3. Simulations Methods
In this paper, all molecular dynamic (MD) simulations were computed by using the Materials Studio6.0 software package of Accelrys, Inc. .
Molecular mechanics (MM) correspond to a set of empirical procedure for calculation of molecular structures and different physical properties using atoms as the basic elements. It analyzes the progress of a force field (ff) in which polymer chain can be relaxed (energy minimization or geometry optimization) or in which they can be in movement according to classical motional equations (MD) . The choice of the force field plays an important role in influencing on the value of the final results. In our study, COMPASS has been chosen as a force field.
The PET polymer structure with 20 repeat units is embedded in a cell with periodic boundary conditions (Figure 1). To relax our polymer chain, a drastic minimization is applied by using Conjugate Gradient with 20000 iterations to confirm that our polymer chain does not contain any undesirable interactions.
To ensure the molecular relaxation of PET polymer chain, a series of molecular dynamics of 100 ps (using Verlet-leapfrog algorithm) with the canonical ensemble NPT were applied . First, a NVT dynamic is applied in order to stabilize our polymer chain. Then, the dilatometric procedure is applied to get the glass transition temperature (Tg), applying the ensemble NPT by fixing the pressure to 0.0001 GPa and the temperature at 300°K, to find the density of equilibrium that it is employed to get the specific volume. This last can be employed to compute the glass transition temperature (Tg) of PET. Our structure will overheat from 300°K to 800°K and decreases from 800°K to 200°K with a step of 50°K during 100 ps for each temperature.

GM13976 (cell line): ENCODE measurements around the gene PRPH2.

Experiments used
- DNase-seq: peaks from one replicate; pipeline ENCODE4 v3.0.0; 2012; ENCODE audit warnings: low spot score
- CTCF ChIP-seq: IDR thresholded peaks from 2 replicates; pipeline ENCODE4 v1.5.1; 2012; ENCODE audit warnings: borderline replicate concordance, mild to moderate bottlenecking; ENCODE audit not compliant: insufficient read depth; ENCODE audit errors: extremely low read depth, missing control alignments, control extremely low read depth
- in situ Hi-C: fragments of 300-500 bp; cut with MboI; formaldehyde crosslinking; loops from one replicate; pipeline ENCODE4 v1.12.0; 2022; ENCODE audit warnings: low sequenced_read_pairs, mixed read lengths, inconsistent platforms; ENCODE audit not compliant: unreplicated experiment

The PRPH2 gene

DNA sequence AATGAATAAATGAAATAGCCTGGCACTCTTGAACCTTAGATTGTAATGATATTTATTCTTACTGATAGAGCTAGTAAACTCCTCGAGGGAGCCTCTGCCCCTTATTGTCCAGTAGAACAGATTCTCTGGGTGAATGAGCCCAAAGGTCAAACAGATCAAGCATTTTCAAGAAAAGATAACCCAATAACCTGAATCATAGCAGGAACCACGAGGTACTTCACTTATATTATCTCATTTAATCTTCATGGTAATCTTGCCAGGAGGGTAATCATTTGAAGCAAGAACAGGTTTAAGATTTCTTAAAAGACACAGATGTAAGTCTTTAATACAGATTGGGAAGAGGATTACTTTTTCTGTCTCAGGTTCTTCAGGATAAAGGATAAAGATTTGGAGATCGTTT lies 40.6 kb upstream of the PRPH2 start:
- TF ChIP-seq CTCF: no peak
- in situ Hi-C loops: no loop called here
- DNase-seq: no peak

Furthermore, the elastic properties of the raw polyethylene terephthalate (PET) were studied using the molecular dynamic MD simulation at 300°K. The Smart algorithm was used, and COMPASS was chosen as a force field. The bulk modulus and shear modulus were simulated by using the Reuss, Voigt, and Hill methods. The internal stress tensor is calculated by using the relation: where is the number of particle; , , and are the mass, velocity of the particle, and force acting on the particle, respectively; is the volume of the structure [18, 22].
4. Results and Discussion
4.1. Pyrolysis Process
Figure 2 shows the devolatilization curves versus temperature of both raw PET (a) and recycled PET (b) for the five different heating rates (10, 15, 20, 25, and 30 K/min).